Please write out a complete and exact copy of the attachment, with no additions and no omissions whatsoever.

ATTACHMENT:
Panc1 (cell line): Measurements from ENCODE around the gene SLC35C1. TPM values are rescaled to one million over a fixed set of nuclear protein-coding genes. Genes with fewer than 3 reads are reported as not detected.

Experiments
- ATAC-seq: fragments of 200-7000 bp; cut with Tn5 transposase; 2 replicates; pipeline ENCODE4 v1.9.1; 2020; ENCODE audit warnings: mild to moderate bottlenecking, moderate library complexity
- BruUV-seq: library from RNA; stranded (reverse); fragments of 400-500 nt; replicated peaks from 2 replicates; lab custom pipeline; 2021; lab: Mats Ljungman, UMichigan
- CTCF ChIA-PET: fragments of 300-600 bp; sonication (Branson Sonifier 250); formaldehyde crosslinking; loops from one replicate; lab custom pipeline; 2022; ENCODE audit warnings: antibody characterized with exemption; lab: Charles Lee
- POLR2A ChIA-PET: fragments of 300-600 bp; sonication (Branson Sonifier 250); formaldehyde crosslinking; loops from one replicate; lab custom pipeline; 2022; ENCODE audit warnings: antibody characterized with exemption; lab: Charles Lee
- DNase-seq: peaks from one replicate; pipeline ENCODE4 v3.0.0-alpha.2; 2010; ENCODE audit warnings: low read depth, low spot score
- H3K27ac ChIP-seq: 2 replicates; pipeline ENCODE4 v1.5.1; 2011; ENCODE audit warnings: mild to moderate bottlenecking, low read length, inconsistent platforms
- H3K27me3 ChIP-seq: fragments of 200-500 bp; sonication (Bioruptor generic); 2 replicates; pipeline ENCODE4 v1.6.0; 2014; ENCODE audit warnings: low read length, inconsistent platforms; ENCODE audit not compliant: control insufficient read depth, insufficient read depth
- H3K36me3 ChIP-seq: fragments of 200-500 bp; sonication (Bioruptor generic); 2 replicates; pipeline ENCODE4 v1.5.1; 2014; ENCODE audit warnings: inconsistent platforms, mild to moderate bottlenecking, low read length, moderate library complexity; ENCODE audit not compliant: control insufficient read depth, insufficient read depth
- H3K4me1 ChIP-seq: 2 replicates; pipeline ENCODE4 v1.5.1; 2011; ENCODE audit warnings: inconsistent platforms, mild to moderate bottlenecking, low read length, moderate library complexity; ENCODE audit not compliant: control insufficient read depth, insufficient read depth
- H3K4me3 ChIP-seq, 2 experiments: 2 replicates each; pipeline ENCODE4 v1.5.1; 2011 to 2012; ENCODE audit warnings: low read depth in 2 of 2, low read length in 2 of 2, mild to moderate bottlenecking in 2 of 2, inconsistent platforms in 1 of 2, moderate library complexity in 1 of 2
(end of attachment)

Panc1 (cell line): Measurements from ENCODE around the gene SLC35C1. TPM values are rescaled to one million over a fixed set of nuclear protein-coding genes. Genes with fewer than 3 reads are reported as not detected.

Experiments
- ATAC-seq: fragments of 200-7000 bp; cut with Tn5 transposase; 2 replicates; pipeline ENCODE4 v1.9.1; 2020; ENCODE audit warnings: mild to moderate bottlenecking, moderate library complexity
- BruUV-seq: library from RNA; stranded (reverse); fragments of 400-500 nt; replicated peaks from 2 replicates; lab custom pipeline; 2021; lab: Mats Ljungman, UMichigan
- CTCF ChIA-PET: fragments of 300-600 bp; sonication (Branson Sonifier 250); formaldehyde crosslinking; loops from one replicate; lab custom pipeline; 2022; ENCODE audit warnings: antibody characterized with exemption; lab: Charles Lee
- POLR2A ChIA-PET: fragments of 300-600 bp; sonication (Branson Sonifier 250); formaldehyde crosslinking; loops from one replicate; lab custom pipeline; 2022; ENCODE audit warnings: antibody characterized with exemption; lab: Charles Lee
- DNase-seq: peaks from one replicate; pipeline ENCODE4 v3.0.0-alpha.2; 2010; ENCODE audit warnings: low read depth, low spot score
- H3K27ac ChIP-seq: 2 replicates; pipeline ENCODE4 v1.5.1; 2011; ENCODE audit warnings: mild to moderate bottlenecking, low read length, inconsistent platforms
- H3K27me3 ChIP-seq: fragments of 200-500 bp; sonication (Bioruptor generic); 2 replicates; pipeline ENCODE4 v1.6.0; 2014; ENCODE audit warnings: low read length, inconsistent platforms; ENCODE audit not compliant: control insufficient read depth, insufficient read depth
- H3K36me3 ChIP-seq: fragments of 200-500 bp; sonication (Bioruptor generic); 2 replicates; pipeline ENCODE4 v1.5.1; 2014; ENCODE audit warnings: inconsistent platforms, mild to moderate bottlenecking, low read length, moderate library complexity; ENCODE audit not compliant: control insufficient read depth, insufficient read depth
- H3K4me1 ChIP-seq: 2 replicates; pipeline ENCODE4 v1.5.1; 2011; ENCODE audit warnings: inconsistent platforms, mild to moderate bottlenecking, low read length, moderate library complexity; ENCODE audit not compliant: control insufficient read depth, insufficient read depth
- H3K4me3 ChIP-seq, 2 experiments: 2 replicates each; pipeline ENCODE4 v1.5.1; 2011 to 2012; ENCODE audit warnings: low read depth in 2 of 2, low read length in 2 of 2, mild to moderate bottlenecking in 2 of 2, inconsistent platforms in 1 of 2, moderate library complexity in 1 of 2